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A God of Love gave to us absolute freedom - freedom to love or to harm, to do good or not do good, to heal, help, fix, build, prevent, bring peace. Creation has also been endowed by God's love and is always motivated to thrive where it can. But once placed in process divine love cannot control outcome - control is the opposite of love. Love does not determine but plans in cooperation with man and creation. Cooperation... it is a very key element in God's love. But the idea of control demands outcome and if disobeyed brings judgment. Divine love is not controlling, determining, or judgmental. It always seeks for us to grow in God's loving plan, assisting as we can our outreach to the divine. Men, like nature, are designed to love in all that it means - to cooperate, to assist, to reach out, to heal, build, create, undo, unburden, bring peace, rest, nourishment. God's love is like that. It is not evil. It is not controlling. It allows, it waits, it promotes, it nurtures man and creation back to the God we have left. It is the old concept of the "Divine-Human Cooperative" revived from under the burden of Calvinism's tenets of control and judgment. It is the new concept of open and relational theology built upon Wesleyan concept of Armininianism. Open because our future is always open based on God's love. Undetermined. Open-ended. It can be whatever we make it to be. Relational, because all of life is relational - including time. Because God Himself is relational so is His love - and so is His creation. It cannot be otherwise. Open and Relational Theology says God loves and we should too - as we can, as we are enabled by God's Spirit in a world of unlove, unrest and despoil. We are to love because our Father God Creator loves with an unceasing love that holds eternity in His hand forever and always.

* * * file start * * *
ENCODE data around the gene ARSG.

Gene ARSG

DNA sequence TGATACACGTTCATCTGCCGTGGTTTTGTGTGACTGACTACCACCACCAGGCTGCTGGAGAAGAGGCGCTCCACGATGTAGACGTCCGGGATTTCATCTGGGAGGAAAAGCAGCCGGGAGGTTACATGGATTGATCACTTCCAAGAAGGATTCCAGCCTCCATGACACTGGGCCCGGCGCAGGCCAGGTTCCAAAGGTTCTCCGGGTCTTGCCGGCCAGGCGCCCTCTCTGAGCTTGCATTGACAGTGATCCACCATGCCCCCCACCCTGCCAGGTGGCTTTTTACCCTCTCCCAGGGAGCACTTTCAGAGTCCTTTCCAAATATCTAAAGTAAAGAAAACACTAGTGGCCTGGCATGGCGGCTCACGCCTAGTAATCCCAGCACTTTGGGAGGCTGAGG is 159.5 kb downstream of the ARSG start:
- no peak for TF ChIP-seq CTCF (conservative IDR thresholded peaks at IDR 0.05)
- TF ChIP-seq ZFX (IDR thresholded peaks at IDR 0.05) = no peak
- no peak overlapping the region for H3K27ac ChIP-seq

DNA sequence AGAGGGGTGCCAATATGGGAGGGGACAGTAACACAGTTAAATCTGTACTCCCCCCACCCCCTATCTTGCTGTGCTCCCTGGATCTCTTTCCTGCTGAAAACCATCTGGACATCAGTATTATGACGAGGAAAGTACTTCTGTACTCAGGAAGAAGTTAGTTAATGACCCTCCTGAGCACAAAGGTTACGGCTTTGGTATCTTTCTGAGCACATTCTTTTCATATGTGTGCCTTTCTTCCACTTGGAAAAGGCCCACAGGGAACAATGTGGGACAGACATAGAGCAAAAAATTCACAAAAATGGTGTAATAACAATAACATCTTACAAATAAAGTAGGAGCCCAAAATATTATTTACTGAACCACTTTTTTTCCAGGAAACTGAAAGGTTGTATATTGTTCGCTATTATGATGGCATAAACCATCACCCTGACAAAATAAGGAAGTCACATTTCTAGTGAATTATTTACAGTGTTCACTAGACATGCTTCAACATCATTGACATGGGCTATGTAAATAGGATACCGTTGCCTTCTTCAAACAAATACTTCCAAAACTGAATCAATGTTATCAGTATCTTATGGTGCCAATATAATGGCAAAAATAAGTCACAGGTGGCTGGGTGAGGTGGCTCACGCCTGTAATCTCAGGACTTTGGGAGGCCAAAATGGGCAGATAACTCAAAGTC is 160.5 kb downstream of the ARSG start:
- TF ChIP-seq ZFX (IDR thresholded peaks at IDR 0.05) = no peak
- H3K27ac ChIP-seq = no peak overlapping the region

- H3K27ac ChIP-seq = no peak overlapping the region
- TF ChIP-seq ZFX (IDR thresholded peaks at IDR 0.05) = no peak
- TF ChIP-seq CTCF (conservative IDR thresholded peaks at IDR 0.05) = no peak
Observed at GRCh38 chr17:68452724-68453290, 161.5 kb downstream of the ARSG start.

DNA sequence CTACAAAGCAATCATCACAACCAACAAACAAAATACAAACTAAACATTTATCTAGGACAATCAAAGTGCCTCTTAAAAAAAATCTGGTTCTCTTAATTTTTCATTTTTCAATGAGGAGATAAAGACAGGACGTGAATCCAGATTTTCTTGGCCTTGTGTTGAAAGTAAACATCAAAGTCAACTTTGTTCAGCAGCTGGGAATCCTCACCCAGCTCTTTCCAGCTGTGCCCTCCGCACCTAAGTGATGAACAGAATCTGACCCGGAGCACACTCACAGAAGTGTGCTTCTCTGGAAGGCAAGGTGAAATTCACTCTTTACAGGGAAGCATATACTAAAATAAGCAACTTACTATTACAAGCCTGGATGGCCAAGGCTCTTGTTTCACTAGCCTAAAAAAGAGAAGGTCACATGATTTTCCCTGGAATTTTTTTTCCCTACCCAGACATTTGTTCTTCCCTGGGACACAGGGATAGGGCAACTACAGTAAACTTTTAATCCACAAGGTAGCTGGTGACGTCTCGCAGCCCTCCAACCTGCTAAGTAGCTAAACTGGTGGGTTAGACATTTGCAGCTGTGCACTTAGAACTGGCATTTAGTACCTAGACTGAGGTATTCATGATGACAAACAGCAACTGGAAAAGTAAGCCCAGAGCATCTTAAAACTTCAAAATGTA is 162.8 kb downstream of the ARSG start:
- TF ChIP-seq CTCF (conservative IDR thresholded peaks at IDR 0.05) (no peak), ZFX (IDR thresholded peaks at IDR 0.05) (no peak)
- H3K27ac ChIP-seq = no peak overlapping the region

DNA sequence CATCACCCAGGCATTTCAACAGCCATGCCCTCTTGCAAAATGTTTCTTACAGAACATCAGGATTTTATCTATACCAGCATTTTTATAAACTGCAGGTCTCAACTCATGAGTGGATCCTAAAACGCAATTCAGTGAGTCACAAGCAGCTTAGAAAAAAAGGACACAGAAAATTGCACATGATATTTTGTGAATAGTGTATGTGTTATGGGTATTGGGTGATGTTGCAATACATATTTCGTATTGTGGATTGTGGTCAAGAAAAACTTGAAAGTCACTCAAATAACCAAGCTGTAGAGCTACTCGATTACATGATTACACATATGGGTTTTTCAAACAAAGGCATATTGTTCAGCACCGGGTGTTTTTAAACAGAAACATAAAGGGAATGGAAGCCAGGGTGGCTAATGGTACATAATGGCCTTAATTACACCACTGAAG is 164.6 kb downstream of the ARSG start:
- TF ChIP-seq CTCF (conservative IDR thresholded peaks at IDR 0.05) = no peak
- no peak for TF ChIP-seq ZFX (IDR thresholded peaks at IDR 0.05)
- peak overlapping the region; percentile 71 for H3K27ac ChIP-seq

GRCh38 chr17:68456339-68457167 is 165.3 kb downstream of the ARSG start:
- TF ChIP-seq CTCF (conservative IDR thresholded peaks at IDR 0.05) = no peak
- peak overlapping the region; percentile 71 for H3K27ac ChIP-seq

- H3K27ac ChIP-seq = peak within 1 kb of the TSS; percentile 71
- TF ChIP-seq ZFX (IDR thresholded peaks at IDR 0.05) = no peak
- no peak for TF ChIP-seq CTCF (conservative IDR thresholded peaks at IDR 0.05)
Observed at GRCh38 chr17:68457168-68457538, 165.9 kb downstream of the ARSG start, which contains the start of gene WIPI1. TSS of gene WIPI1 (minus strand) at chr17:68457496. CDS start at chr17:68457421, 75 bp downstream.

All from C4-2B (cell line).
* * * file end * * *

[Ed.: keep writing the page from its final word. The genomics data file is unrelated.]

R.E. Slater
February 10, 2019

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Biblical History is Actually Biblical Story Telling in the Bible

Herodotus (c. 484 BC – c. 425 BC)

As far as I know, the Greek writer Heredotus was the world's first true historian who attempted to arrange history into historical accounts. But when reading Heredotus one finds out very quickly that his historical accounts might not quite add up to what actually happened during or before his time. In fact, we discover that Heredotus is really good at telling the same story in many different ways as audiences listened to his recounts. As he spoke, if he detected interest in one area more than another he would dive into that area to enlarge its script.